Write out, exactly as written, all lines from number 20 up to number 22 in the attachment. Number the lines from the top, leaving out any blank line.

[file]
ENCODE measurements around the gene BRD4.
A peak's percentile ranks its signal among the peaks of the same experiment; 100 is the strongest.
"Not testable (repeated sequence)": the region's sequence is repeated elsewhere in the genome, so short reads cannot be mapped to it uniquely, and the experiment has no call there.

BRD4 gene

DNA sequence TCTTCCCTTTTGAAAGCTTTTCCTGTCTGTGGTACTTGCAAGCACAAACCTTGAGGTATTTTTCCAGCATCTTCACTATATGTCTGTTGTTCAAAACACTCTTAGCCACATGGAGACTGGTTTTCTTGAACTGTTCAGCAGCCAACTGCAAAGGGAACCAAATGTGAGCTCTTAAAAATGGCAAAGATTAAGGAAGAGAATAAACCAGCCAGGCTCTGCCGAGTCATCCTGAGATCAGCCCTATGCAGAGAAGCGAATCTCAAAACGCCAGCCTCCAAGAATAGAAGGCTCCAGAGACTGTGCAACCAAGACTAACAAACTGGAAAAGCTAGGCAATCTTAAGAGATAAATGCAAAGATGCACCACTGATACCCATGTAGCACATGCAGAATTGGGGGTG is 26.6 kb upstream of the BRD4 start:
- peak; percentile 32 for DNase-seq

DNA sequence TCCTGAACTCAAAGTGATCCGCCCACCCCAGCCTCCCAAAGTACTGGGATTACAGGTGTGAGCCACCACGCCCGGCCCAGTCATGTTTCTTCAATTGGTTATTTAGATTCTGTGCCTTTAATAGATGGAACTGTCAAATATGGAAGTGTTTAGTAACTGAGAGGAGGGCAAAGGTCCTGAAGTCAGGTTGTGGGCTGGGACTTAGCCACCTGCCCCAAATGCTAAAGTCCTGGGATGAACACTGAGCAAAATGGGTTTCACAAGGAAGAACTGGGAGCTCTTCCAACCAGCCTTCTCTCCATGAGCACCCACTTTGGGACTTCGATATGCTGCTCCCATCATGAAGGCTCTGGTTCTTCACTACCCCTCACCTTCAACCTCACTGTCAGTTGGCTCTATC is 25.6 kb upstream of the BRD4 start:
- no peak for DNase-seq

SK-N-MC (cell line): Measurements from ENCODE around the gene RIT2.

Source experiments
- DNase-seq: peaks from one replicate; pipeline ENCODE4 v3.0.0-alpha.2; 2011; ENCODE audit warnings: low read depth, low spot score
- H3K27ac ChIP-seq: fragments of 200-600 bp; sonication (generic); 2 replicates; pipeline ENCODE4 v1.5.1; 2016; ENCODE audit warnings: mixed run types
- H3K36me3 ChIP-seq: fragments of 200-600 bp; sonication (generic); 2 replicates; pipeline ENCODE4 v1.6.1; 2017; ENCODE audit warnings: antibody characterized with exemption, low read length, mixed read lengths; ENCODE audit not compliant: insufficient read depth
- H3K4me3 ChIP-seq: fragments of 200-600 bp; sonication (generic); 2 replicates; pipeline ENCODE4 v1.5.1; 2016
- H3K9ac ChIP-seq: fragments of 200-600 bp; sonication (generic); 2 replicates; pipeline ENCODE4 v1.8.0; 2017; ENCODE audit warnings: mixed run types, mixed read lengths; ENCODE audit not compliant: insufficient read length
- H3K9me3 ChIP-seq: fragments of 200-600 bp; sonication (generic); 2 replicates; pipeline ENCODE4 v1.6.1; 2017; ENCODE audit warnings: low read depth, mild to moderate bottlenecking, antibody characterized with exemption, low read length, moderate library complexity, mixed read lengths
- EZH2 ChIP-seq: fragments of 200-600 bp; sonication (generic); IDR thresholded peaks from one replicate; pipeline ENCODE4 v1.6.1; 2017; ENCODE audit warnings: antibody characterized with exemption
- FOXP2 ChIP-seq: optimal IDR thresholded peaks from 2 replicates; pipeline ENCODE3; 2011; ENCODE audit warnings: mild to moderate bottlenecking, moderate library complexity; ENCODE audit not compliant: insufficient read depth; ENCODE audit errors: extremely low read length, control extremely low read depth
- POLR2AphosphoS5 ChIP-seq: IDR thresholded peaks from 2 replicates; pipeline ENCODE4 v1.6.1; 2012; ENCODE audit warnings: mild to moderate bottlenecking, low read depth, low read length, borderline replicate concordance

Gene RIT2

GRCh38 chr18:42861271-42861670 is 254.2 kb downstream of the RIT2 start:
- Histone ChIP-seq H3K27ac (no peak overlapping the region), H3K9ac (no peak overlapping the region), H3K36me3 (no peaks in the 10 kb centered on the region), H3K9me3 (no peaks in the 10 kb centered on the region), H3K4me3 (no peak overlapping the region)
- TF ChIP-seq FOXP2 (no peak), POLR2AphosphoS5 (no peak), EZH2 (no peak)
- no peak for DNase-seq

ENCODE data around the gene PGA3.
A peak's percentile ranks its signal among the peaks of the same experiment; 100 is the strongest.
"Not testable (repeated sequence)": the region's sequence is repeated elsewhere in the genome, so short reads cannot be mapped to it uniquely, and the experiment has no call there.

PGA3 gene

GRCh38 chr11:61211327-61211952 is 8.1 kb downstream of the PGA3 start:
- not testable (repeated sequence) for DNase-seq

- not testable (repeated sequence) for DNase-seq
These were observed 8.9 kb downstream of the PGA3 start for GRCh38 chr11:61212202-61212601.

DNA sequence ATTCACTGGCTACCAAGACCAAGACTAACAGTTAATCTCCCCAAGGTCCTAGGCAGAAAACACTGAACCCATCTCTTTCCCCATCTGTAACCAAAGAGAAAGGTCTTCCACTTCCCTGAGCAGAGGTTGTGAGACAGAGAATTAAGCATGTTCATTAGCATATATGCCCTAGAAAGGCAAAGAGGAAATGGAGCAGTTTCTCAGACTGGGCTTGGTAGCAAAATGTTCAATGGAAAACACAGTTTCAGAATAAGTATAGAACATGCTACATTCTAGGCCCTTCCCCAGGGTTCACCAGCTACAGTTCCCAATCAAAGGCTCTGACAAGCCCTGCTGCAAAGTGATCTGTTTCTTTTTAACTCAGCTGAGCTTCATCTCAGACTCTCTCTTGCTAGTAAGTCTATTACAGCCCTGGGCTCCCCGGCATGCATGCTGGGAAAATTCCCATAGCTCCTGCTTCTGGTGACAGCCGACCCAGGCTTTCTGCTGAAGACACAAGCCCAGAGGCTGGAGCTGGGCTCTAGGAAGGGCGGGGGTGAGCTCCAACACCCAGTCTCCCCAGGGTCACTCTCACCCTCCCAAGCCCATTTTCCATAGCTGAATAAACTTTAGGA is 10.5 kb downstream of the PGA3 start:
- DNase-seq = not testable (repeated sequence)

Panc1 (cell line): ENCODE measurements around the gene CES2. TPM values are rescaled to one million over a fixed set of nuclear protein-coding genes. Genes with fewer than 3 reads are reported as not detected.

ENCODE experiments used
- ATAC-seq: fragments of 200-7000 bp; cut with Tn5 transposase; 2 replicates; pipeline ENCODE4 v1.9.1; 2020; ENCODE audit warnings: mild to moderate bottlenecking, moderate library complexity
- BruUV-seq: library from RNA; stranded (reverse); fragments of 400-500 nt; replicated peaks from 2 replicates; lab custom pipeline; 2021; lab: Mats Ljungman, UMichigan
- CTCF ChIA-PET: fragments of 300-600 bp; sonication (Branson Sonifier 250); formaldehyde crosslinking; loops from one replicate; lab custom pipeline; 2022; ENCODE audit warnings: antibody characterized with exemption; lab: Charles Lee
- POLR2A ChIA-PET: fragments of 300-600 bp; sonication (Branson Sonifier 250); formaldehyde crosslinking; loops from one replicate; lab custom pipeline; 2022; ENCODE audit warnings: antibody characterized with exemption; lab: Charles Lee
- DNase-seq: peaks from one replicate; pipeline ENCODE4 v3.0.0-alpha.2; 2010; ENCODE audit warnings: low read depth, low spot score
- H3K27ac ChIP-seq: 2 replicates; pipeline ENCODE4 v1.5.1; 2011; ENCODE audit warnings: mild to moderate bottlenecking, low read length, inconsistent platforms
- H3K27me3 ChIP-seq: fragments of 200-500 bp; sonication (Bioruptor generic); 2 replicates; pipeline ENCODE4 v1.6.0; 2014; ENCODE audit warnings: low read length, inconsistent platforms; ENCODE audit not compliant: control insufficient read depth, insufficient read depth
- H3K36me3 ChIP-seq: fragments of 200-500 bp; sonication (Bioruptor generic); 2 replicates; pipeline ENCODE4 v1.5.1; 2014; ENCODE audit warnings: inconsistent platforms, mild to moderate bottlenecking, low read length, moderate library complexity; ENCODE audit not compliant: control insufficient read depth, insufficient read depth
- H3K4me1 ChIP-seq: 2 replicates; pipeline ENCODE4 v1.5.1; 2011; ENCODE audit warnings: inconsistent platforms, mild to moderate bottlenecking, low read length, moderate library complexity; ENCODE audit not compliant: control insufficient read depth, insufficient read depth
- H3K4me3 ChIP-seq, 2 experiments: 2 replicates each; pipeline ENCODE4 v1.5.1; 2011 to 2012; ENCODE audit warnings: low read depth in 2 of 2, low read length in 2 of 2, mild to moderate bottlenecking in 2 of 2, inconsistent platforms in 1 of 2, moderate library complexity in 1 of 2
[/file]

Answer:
Gene RIT2

GRCh38 chr18:42861271-42861670 is 254.2 kb downstream of the RIT2 start:
- Histone ChIP-seq H3K27ac (no peak overlapping the region), H3K9ac (no peak overlapping the region), H3K36me3 (no peaks in the 10 kb centered on the region), H3K9me3 (no peaks in the 10 kb centered on the region), H3K4me3 (no peak overlapping the region)